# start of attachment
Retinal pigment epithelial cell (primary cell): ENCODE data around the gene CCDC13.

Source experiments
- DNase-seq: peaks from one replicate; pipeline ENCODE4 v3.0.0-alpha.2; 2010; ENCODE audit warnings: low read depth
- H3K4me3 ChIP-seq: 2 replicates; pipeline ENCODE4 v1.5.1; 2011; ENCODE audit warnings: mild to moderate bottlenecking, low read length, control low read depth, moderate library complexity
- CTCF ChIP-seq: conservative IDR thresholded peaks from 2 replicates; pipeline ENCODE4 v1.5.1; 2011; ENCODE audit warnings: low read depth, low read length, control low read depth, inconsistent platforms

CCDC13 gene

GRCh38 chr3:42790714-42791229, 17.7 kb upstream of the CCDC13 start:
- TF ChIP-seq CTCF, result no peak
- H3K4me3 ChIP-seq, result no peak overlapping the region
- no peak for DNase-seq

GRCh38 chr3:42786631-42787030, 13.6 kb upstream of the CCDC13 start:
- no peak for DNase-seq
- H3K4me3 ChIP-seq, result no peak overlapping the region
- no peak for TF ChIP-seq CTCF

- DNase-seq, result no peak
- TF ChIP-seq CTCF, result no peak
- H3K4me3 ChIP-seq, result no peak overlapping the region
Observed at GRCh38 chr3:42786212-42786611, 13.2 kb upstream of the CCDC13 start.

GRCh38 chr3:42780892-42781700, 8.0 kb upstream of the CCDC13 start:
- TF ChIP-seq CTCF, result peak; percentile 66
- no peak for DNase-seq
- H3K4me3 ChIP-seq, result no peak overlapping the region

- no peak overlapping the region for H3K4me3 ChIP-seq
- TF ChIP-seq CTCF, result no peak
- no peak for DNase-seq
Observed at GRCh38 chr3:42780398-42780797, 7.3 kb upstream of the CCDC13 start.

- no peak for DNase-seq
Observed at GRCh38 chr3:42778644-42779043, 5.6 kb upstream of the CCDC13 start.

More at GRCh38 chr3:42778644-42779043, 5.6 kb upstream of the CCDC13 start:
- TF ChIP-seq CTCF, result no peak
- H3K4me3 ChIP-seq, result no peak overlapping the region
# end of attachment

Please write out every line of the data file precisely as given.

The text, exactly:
Retinal pigment epithelial cell (primary cell): ENCODE data around the gene CCDC13.

Source experiments
- DNase-seq: peaks from one replicate; pipeline ENCODE4 v3.0.0-alpha.2; 2010; ENCODE audit warnings: low read depth
- H3K4me3 ChIP-seq: 2 replicates; pipeline ENCODE4 v1.5.1; 2011; ENCODE audit warnings: mild to moderate bottlenecking, low read length, control low read depth, moderate library complexity
- CTCF ChIP-seq: conservative IDR thresholded peaks from 2 replicates; pipeline ENCODE4 v1.5.1; 2011; ENCODE audit warnings: low read depth, low read length, control low read depth, inconsistent platforms

CCDC13 gene

GRCh38 chr3:42790714-42791229, 17.7 kb upstream of the CCDC13 start:
- TF ChIP-seq CTCF, result no peak
- H3K4me3 ChIP-seq, result no peak overlapping the region
- no peak for DNase-seq

GRCh38 chr3:42786631-42787030, 13.6 kb upstream of the CCDC13 start:
- no peak for DNase-seq
- H3K4me3 ChIP-seq, result no peak overlapping the region
- no peak for TF ChIP-seq CTCF

- DNase-seq, result no peak
- TF ChIP-seq CTCF, result no peak
- H3K4me3 ChIP-seq, result no peak overlapping the region
Observed at GRCh38 chr3:42786212-42786611, 13.2 kb upstream of the CCDC13 start.

GRCh38 chr3:42780892-42781700, 8.0 kb upstream of the CCDC13 start:
- TF ChIP-seq CTCF, result peak; percentile 66
- no peak for DNase-seq
- H3K4me3 ChIP-seq, result no peak overlapping the region

- no peak overlapping the region for H3K4me3 ChIP-seq
- TF ChIP-seq CTCF, result no peak
- no peak for DNase-seq
Observed at GRCh38 chr3:42780398-42780797, 7.3 kb upstream of the CCDC13 start.

- no peak for DNase-seq
Observed at GRCh38 chr3:42778644-42779043, 5.6 kb upstream of the CCDC13 start.

More at GRCh38 chr3:42778644-42779043, 5.6 kb upstream of the CCDC13 start:
- TF ChIP-seq CTCF, result no peak
- H3K4me3 ChIP-seq, result no peak overlapping the region